If we acknowledge that clinical problem definition is not simple and straightforward, but multifaceted, evolving and iterative, then we require a new language for talking about problem solving. A number of other disciplines have grappled with this issue [4], and one that has developed a useful language is SSE [58]. Elsewhere we have discussed the implications of SSE in relation to other domains such as resilience [9] and learning [10]. For the purposes of this paper, we are exploring the value of SSE for reconsidering the construction of problem solving in the medical education literature. One of many concepts that Soft Systems Engineering posits [1113] is the idea that because real-life problems usually involve divergent views and evolve with multiple solution iterations, the focus needs to shift in two ways. First, it needs to shift from problem solving to problem definition. Second, it needs to shift from a problem definition derived exclusively at the level of the individual to a definition derived at the level of the situation or system in which the problem is manifested [11].

SSE offers a vocabulary for making these shifts possible. First, SSE identifies the perspectives that are involved in a problem situation: who are the stakeholders in the problem and from what orientation does each define it? In the story above, different team members held different and conflicting perspectives on how to treat this particular patient prior to surgery. While the oncologist struggled with the idea of providing chemotherapy prior to the operation, the surgeon struggled with the consequences of admitting the patient earlier to the hospital. Second, SSE moves beyond a consideration of each isolated perspective to examine the interactions among them [1113]. Although we might potentially interpret these differing perspectives as just a set of individual problems, in fact, these interacting perspectives collectively shape and reshape the situation in which each individual is enacting his or her part [14, 15].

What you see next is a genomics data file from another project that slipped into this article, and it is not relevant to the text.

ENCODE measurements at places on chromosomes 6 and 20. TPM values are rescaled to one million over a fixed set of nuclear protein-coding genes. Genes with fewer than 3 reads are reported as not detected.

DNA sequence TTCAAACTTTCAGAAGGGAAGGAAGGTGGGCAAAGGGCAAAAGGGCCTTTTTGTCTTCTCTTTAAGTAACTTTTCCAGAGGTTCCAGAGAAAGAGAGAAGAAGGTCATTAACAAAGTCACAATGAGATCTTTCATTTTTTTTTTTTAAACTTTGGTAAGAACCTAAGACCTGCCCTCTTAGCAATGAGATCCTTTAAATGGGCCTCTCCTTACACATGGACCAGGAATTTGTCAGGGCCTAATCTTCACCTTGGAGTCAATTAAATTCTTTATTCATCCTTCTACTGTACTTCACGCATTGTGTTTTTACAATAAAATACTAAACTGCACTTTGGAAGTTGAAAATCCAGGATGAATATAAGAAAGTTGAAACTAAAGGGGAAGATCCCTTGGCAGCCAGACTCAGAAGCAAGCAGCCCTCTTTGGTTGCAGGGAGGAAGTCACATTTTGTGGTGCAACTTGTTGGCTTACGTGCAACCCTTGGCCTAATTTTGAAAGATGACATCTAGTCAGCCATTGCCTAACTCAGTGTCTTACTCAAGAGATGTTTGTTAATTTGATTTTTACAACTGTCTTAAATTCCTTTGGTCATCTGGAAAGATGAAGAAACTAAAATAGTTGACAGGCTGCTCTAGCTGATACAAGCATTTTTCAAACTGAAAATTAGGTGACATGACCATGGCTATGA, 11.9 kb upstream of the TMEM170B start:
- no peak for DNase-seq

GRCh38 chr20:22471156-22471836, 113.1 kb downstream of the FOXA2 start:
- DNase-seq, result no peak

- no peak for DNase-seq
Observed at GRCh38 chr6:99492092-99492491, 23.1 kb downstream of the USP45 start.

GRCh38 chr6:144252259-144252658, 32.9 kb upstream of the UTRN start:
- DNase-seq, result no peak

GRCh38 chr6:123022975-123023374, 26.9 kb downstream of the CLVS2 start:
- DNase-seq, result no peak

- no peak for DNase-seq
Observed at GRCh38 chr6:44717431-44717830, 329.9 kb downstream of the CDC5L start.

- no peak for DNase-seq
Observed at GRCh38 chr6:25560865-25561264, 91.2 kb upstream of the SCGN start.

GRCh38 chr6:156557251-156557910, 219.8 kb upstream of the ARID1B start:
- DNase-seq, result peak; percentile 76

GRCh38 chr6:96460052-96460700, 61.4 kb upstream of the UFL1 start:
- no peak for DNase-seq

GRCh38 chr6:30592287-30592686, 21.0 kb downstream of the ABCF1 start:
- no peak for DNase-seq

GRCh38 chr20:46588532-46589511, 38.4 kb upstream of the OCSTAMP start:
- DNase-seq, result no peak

In the surgery story, the interactions among the surgeon’s and the oncologist’s perspectives resulted in a series of redefinitions of the problem for the surgeon: from attending to the procedural steps, to attending to the team dynamics, to attending to the moral dilemma. Thus, under the SSE approach, the construction of the situation becomes a cyclical process: the dynamic nature of the various perspectives a single team member holds and the interactions with other team members’ perspectives reshapes the situation, which in turn influences every team member’s understanding. As a research approach, SSE therefore enables us to ask questions such as:

  • What are all the relevant perspectives for the definition of a problem? In the story above these included both the surgeon and the oncologist, but might also have included those of the nurses, social workers, hospital administrators, and patient. As the surgeon told it, these perspectives seemed to align with his, but it would be important to ask as an open question.

  • How do those perspectives interact with one another to iteratively define the problem? The surgery story showed at least three redefinitions of the problem caused by the interactions among perspectives.

  • How do new behaviours emerge as a consequence of those interactions and in response to the constantly changing nature of the problem? The surgeon-oncologist interaction depicted in the story might result in the surgeon implementing workarounds next time he faces a similar situation with the same oncologist.

Daily clinical problems are dynamic challenges defined multiply by individuals distributed across the system. Adopting an SSE lens can help us conceptualize a ‘problem’ not as singular and static, but as an entity that evolves, adapts and emerges across interactions and across time. Consistent with other recent innovations in medical education [4], we suggest that embracing a focus on the complexities of problem definition can enable novel educational practices that will equip trainees to effectively manage the problems they are likely to encounter in complex, team-based healthcare.